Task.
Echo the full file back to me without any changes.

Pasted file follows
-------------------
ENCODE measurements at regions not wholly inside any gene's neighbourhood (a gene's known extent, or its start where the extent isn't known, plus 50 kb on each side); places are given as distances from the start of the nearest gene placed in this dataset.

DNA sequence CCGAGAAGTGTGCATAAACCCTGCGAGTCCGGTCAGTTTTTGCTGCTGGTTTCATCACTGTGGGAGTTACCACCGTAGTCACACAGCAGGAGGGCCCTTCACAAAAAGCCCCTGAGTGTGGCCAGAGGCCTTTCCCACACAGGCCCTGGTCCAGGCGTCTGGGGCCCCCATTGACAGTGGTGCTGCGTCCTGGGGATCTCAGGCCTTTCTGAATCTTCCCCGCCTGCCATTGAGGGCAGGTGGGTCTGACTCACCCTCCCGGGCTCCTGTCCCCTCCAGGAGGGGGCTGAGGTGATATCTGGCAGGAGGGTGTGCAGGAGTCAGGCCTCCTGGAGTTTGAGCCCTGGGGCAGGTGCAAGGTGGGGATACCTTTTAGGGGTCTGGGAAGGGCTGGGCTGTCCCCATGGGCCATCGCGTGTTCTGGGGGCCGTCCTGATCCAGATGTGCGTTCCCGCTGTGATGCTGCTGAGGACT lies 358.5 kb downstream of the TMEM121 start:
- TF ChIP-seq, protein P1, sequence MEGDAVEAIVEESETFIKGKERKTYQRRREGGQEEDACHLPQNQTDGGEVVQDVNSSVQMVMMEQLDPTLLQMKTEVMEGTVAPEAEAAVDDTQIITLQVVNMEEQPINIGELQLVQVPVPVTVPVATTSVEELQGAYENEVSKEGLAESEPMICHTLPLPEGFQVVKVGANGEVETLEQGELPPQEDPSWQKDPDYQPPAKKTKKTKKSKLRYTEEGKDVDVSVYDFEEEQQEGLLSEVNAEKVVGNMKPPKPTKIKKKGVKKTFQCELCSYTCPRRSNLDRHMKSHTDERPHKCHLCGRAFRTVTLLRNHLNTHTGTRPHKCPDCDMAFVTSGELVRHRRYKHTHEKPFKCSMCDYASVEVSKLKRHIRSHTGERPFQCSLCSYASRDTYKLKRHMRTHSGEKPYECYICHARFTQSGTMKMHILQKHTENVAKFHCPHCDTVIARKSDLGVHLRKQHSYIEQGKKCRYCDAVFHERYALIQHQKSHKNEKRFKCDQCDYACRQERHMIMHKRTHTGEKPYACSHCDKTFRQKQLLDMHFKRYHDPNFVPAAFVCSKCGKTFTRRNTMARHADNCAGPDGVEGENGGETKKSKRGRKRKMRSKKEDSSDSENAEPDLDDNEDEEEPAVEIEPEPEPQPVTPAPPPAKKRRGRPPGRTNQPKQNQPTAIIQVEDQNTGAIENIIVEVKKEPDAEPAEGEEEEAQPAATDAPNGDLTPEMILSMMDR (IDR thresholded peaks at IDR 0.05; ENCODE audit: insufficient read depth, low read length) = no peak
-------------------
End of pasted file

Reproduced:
ENCODE measurements at regions not wholly inside any gene's neighbourhood (a gene's known extent, or its start where the extent isn't known, plus 50 kb on each side); places are given as distances from the start of the nearest gene placed in this dataset.

DNA sequence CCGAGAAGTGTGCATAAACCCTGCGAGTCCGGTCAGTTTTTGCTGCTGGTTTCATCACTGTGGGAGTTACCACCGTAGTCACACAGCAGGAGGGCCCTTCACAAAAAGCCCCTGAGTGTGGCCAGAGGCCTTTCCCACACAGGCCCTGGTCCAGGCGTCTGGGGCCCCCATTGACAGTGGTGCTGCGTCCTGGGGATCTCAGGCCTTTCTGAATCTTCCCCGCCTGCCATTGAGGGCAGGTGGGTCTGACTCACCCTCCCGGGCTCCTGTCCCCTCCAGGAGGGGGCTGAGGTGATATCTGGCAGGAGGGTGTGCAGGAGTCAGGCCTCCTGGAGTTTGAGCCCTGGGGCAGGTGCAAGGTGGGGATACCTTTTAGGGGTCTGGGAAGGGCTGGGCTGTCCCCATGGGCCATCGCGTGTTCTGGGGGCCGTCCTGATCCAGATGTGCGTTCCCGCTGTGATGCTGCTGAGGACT lies 358.5 kb downstream of the TMEM121 start:
- TF ChIP-seq, protein P1, sequence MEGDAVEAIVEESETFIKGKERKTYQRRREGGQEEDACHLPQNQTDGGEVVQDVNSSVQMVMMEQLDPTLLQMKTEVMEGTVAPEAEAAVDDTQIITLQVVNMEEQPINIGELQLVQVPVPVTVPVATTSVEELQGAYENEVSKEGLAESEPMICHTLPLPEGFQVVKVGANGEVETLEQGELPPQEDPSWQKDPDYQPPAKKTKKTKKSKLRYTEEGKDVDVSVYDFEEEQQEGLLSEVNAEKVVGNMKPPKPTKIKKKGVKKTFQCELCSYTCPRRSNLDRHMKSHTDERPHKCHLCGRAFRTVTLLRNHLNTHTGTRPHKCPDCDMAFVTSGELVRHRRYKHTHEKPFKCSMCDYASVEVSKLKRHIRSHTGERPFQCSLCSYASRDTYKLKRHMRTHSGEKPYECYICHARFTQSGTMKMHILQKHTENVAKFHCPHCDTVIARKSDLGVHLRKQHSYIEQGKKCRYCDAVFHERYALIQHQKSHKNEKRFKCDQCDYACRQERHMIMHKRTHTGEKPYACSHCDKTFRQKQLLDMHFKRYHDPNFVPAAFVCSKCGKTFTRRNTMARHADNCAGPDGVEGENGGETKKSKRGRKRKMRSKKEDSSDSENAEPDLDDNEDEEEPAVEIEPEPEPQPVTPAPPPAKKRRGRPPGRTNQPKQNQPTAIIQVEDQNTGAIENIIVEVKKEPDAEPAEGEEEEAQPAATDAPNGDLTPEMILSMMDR (IDR thresholded peaks at IDR 0.05; ENCODE audit: insufficient read depth, low read length) = no peak